Ascaris Infection

Caused by the nematode roundworm, Ascaris lumbricoides.
Common in eastern and south eastern Africa, southern and India, Pakistan, and Bangladesh.
Clinical pathological

-Oral infection may occur in children or adults when they eat some foods.
-Worms cross the intestinal wall and remain in the GI tract (intestine or stomach)
-Entry into the circulation may lead to systemic spread to other organs,


-For ex: liver, lungs, heart, brain and blood.
-Intestinal infection causes:
-Abdominal colicky pain and indigestion.
-Diarrhea.


-Dizzy
• Obstructive appendicitis.
• Intestinal obstruction due to inflammation and impaction of a ‘worm mass’ or intussusception that may present as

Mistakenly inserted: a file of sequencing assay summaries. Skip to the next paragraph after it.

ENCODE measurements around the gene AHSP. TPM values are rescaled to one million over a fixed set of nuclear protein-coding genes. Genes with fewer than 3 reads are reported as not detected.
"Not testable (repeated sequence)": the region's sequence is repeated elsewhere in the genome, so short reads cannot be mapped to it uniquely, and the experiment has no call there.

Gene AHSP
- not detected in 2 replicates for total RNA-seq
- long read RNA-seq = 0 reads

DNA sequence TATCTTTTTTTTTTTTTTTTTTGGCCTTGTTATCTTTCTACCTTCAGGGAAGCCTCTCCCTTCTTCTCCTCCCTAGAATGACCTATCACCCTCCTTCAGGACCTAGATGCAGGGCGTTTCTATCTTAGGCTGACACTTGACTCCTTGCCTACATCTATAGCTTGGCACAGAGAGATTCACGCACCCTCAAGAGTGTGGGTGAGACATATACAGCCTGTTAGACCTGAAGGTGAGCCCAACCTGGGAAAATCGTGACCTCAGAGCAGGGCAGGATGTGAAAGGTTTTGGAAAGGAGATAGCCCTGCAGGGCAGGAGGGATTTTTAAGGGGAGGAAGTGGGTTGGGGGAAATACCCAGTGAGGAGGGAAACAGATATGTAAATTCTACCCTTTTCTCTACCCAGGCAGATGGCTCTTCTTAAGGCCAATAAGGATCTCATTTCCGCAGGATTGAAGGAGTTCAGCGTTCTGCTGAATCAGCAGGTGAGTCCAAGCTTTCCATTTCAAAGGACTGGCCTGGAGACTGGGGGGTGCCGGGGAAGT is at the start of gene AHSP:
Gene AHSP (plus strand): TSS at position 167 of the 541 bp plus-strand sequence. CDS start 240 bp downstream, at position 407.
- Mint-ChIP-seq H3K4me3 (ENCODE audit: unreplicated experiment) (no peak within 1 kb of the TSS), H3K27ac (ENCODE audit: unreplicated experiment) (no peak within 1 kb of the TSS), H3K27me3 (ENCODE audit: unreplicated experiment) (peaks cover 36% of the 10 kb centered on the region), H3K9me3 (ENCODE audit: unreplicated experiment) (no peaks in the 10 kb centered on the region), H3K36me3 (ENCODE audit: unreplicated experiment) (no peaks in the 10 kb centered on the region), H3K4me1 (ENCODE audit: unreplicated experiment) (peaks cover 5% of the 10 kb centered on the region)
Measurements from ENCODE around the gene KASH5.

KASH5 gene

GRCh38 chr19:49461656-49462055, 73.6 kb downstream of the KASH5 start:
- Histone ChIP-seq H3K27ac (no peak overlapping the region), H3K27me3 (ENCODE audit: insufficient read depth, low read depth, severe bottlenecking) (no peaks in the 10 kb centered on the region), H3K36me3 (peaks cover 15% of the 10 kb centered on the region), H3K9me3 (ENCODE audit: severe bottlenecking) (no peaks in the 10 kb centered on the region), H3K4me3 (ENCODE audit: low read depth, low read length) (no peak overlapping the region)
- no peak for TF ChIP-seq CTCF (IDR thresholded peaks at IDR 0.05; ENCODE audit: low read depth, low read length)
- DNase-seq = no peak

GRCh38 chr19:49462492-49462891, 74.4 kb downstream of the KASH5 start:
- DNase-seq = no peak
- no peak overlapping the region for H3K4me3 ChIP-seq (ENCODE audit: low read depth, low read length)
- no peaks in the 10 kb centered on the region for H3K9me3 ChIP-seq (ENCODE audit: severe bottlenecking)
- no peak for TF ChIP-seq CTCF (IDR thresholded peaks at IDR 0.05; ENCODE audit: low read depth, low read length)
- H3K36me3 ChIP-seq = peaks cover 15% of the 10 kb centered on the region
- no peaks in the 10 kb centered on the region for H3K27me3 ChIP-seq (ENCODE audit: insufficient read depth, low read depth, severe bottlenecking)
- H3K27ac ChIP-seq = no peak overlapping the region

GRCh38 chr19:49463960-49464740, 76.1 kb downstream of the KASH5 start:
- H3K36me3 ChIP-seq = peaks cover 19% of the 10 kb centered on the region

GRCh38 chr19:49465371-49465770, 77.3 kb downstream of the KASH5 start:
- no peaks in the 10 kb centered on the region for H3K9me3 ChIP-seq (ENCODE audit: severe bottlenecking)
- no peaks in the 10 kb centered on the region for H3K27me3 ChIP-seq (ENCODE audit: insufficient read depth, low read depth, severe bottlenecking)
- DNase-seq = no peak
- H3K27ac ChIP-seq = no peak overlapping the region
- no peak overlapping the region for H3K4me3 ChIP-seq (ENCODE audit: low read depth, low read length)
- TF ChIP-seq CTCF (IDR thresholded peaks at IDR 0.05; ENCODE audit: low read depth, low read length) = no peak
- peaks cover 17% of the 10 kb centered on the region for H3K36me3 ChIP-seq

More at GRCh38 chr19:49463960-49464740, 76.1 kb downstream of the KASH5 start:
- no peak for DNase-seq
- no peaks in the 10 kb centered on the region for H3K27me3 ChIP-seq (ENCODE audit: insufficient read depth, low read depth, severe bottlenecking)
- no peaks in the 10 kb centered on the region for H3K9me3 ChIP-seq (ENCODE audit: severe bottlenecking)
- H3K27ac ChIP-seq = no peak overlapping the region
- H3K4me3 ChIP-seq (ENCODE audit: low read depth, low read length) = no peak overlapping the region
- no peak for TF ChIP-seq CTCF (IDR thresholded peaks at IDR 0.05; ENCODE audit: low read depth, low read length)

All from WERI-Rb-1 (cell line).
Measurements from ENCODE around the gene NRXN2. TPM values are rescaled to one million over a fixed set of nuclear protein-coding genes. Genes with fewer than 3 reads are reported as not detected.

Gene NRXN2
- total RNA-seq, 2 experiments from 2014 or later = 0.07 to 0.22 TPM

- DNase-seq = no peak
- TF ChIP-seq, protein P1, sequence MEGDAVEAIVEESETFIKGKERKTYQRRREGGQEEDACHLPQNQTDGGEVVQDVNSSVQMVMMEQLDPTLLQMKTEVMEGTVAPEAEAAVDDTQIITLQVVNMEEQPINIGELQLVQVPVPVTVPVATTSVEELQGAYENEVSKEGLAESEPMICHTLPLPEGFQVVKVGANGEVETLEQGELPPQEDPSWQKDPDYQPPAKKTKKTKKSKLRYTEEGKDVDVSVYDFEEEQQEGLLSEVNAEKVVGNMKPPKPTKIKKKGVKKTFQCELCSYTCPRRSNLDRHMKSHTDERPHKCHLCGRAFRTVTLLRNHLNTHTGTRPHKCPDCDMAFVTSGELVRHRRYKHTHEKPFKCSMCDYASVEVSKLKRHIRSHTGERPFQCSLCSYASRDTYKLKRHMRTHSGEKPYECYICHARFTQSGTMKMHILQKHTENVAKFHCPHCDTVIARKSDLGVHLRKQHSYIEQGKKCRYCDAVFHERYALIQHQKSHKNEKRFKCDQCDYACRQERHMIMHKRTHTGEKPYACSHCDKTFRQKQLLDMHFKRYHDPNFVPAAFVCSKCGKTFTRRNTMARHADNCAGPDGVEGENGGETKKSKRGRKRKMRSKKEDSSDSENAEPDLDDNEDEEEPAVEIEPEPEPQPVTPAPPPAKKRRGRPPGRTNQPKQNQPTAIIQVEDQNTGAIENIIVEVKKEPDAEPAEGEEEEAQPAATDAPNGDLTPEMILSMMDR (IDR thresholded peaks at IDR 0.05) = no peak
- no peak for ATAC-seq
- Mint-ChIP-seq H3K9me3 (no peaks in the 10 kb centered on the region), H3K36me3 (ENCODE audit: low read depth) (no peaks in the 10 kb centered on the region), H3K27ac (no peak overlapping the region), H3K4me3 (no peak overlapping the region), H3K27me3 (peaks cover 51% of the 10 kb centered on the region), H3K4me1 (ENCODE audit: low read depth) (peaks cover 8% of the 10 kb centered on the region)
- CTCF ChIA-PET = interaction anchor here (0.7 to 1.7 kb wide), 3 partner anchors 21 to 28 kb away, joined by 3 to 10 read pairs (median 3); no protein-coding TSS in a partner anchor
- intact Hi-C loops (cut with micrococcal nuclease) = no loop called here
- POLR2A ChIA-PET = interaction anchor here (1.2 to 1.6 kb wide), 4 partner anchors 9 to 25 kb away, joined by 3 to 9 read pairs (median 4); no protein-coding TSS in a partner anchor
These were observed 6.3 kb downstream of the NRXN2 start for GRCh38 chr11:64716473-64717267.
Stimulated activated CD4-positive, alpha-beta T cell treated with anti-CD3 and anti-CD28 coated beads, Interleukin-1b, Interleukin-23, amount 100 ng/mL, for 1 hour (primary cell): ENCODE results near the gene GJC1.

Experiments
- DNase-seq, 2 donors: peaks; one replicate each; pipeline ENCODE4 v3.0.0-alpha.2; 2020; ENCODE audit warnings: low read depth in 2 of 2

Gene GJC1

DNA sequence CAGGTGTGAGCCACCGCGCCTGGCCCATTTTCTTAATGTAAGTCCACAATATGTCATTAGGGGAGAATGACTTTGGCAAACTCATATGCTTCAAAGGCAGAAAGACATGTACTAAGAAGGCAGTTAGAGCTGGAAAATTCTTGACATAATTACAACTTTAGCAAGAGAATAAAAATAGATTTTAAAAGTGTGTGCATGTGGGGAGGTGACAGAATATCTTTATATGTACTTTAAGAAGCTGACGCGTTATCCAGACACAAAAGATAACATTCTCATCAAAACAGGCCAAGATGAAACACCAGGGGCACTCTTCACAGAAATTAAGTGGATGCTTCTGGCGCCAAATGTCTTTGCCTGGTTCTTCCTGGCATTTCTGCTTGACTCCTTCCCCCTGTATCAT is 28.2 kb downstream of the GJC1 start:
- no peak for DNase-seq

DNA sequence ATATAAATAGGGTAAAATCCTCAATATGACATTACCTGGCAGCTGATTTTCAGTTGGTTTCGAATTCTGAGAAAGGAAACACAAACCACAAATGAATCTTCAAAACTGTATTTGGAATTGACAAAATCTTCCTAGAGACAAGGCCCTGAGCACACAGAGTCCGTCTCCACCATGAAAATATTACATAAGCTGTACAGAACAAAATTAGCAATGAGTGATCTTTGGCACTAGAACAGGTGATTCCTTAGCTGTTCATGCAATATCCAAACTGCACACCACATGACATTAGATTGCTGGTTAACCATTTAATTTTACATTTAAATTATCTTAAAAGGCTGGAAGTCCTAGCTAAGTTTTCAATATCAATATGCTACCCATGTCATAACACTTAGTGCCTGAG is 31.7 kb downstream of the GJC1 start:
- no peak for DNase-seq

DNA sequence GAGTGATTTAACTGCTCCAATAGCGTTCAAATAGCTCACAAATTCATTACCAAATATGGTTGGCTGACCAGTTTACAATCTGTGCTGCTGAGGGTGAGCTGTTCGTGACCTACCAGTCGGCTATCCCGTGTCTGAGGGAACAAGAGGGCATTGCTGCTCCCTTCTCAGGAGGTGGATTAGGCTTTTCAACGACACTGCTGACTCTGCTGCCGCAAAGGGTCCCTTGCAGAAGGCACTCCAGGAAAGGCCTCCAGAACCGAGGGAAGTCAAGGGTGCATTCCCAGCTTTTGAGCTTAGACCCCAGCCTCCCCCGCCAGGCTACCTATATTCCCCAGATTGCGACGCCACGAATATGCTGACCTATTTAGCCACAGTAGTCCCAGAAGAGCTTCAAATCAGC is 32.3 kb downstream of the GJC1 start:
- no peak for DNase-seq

a mobile abdominal mass.
• Bleeding, leading to anemia.


• Lung infestation may cause severe pneumonitis.
• Bile duct or pancreatic infestation may cause:
• Bile duct strictures.
• Liver abscess.

Clinical Diagnosis
• Ova are demonstrated by examination of hot fresh stools.
• A plain AXR or barium meal may demonstrate radiolucent lines within a dense shadow, which represent individual worms.

Treatment
• Piperazine, one dual dose sachet repeated after 14 days (adults), one third sachet (age 3–12 months), two-thirds sachet (age 1–6y), 1 sachet (age >6y). Causes paralysis of roundworms and threadworms and permits their expulsion by peristalsis.


• Mebendazole, 100mg bd for 3 days (adults and children >2y).
• Immobilizes the worms by disrupting their transport systems.
Surgical


• Abdominal surgery is only indicated for obstruction or peritonitis.
• Any non-viable gut is resected.
• Biliary infestation may be treated by antispasmodics to allow the sphincter to relax and then kill the worm load with anthelminthic or removal by ERCP or laparotomy.

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